"Attacking people on the basis of their race, their appearance, their ethnicity is totally unacceptable and should be repudiated by all Australians," he said.

Mr Howard has rejected claims his government's approach to home-grown terrorism provoked the violence.

"It is impossible to know how individuals react but everything this government has said about home-grown terrorism has been totally justified," he said.


The 16 arrested face charges including malicious damage, assaulting police, affray, threatening violence and resisting arrest.

All those charged were arrested as part of a police operation dealing with disturbances at North Cronulla, Maroubra and Brighton-Le-Sands yesterday.

They are due to appear in court next month.

A meeting of community leaders and the NSW Government has ended, with the Premier Morris Iemma saying they'll work together to take the temperature down in Sydney's southern suburbs.

Mr Iemma met this afternoon with senior police, Lebanese community leaders and local council members to discuss the racially fuelled violence, urging them to take a message of unity and respect to their communities.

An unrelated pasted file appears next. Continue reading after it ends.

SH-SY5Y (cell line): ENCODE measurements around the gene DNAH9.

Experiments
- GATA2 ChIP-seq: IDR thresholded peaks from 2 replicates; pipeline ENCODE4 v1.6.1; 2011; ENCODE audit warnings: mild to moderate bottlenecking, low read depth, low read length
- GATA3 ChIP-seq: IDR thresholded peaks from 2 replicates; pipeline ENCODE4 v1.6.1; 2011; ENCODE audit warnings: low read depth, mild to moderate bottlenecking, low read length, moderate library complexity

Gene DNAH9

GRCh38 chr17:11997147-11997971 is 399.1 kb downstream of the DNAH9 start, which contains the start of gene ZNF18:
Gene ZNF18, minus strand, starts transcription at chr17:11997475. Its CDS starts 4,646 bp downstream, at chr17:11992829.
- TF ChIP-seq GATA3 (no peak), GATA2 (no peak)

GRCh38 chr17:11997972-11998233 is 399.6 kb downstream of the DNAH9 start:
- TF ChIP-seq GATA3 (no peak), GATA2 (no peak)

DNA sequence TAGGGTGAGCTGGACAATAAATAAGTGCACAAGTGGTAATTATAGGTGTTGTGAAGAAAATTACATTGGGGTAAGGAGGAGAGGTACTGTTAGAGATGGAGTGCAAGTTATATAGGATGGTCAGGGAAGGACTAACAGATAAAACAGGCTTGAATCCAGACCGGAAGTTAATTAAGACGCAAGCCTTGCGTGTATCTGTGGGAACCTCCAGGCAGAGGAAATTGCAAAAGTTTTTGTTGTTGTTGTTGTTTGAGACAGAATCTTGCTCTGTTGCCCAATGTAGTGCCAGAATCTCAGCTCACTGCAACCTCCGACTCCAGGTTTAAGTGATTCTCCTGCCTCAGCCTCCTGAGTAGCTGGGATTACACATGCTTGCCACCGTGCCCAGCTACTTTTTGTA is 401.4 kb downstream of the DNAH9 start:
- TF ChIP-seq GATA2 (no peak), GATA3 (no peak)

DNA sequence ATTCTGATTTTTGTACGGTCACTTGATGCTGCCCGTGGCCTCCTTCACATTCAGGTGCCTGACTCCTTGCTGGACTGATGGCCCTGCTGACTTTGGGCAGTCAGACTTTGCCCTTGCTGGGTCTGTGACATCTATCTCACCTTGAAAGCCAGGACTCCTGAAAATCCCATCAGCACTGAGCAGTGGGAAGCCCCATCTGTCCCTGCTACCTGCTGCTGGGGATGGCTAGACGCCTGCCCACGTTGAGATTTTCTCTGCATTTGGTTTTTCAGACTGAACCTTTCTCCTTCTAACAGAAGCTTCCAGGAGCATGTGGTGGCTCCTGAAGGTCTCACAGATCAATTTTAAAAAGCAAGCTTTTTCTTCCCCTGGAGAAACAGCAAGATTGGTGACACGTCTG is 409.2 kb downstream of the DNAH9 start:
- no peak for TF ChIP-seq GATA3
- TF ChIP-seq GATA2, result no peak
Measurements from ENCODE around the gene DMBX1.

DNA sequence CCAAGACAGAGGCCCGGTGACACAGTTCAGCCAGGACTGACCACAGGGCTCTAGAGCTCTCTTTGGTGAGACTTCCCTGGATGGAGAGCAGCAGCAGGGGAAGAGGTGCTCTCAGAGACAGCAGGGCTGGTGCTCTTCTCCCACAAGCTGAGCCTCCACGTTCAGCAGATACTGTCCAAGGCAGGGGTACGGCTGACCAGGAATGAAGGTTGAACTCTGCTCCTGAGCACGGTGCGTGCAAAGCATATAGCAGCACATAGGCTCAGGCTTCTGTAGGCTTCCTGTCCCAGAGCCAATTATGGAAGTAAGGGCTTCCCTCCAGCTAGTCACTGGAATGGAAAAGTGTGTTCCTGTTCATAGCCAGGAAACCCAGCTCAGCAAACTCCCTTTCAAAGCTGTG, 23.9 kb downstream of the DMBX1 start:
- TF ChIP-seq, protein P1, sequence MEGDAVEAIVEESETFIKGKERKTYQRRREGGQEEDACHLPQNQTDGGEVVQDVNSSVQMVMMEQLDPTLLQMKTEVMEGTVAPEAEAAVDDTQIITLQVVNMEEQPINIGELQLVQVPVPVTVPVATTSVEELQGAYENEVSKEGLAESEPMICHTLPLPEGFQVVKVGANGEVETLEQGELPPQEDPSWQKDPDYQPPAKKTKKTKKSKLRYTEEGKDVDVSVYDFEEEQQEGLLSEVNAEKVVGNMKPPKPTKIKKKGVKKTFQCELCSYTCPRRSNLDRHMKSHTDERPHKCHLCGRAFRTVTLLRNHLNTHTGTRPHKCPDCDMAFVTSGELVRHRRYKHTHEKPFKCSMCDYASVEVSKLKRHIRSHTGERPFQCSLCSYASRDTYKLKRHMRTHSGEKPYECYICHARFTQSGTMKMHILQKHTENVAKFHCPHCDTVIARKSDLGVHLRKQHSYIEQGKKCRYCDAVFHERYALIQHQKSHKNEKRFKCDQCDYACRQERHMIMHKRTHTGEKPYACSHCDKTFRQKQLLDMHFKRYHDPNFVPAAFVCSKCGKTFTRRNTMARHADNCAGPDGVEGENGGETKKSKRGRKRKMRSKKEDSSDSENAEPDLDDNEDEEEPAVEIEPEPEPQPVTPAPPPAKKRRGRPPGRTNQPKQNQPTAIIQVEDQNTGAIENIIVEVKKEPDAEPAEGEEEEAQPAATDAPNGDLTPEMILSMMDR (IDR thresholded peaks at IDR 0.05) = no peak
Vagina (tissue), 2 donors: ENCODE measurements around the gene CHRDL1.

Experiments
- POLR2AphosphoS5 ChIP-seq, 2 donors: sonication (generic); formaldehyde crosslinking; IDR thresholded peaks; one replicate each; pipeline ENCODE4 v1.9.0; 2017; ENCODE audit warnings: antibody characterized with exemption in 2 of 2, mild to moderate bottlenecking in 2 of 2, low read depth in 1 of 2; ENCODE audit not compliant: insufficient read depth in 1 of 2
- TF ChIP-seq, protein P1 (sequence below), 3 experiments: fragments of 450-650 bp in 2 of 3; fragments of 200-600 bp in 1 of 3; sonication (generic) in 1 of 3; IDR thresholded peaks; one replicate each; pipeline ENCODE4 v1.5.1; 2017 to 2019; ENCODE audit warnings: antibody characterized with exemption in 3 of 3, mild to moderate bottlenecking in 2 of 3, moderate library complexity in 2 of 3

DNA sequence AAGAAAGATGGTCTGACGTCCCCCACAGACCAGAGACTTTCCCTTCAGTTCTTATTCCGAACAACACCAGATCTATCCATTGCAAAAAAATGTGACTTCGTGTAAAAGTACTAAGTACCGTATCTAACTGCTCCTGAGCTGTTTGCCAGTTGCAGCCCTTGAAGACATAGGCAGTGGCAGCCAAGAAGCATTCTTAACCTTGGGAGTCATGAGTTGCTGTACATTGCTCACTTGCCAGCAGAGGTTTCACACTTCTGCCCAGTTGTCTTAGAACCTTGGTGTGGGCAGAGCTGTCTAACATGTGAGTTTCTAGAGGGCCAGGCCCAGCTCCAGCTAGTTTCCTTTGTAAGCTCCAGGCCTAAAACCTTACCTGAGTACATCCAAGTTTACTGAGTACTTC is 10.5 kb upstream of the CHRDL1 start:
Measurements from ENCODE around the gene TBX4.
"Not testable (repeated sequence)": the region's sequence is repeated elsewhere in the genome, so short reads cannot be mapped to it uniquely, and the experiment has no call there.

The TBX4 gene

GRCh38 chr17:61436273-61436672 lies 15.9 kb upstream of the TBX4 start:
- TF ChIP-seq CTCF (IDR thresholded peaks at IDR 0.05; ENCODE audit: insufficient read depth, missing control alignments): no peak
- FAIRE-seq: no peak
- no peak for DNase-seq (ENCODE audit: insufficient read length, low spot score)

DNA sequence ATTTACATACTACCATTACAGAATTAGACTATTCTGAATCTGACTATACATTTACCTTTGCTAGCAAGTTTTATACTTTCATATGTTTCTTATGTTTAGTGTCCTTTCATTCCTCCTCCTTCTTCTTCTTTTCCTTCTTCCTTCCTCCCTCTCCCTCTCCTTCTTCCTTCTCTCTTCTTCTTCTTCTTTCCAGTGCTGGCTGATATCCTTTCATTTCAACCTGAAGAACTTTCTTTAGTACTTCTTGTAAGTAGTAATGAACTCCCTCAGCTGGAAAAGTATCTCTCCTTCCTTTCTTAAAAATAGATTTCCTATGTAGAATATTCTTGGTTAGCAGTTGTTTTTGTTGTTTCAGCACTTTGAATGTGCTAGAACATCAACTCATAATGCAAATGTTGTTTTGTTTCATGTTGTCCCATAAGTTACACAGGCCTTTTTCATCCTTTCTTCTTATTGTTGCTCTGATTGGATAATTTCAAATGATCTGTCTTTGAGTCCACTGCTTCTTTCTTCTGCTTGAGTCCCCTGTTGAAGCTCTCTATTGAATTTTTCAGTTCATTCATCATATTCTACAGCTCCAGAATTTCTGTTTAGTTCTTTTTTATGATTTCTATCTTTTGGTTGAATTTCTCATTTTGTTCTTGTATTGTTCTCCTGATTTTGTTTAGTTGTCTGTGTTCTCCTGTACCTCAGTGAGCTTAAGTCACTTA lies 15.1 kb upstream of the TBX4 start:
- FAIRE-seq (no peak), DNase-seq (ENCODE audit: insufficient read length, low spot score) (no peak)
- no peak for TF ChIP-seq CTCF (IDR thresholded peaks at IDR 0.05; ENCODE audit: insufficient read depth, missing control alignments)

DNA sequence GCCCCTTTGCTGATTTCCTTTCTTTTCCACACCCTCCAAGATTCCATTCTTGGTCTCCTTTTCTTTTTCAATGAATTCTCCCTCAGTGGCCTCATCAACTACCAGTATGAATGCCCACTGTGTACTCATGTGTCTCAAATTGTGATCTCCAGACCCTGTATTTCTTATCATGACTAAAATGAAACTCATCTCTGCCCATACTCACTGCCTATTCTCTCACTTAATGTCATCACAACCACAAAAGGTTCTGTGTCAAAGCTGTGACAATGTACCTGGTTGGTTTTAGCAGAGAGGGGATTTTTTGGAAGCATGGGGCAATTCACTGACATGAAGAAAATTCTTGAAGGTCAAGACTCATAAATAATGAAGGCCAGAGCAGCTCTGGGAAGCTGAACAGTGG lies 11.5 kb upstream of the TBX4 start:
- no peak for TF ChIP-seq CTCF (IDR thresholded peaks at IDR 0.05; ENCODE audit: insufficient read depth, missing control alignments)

The Premier opened the discussion saying while the Government has total confidence in the police, everyone must play a part.

"While the police protect our streets and will continue to do so, there is a challenge for all of us as community leaders," he said.

"We all have a role to play in defending our Australian values. To use our influence and our authority, in our suburbs, streets and our beaches, to protect our Australian values.

"I want everyone to go into their communities, to help in the challenge to do just that."


The Australian Greens leader, Bob Brown, has called on the Prime Minister to do more to promote multiculturalism after yesterday's violence.

Senator Brown says the episode is damaging Australia's reputation.

"The job of dealing with violence is a police job, but this was much wider than that yesterday," he said.

"It was the use of race to stir up mob sentiment and violence racism was central to it and it's damaging our reputation right around the world."

Federal Opposition Leader Kim Beazley says Australian multiculturalism is alive and well.

"This is simply criminal behaviour, that's all there is to it," he said.

In other developments: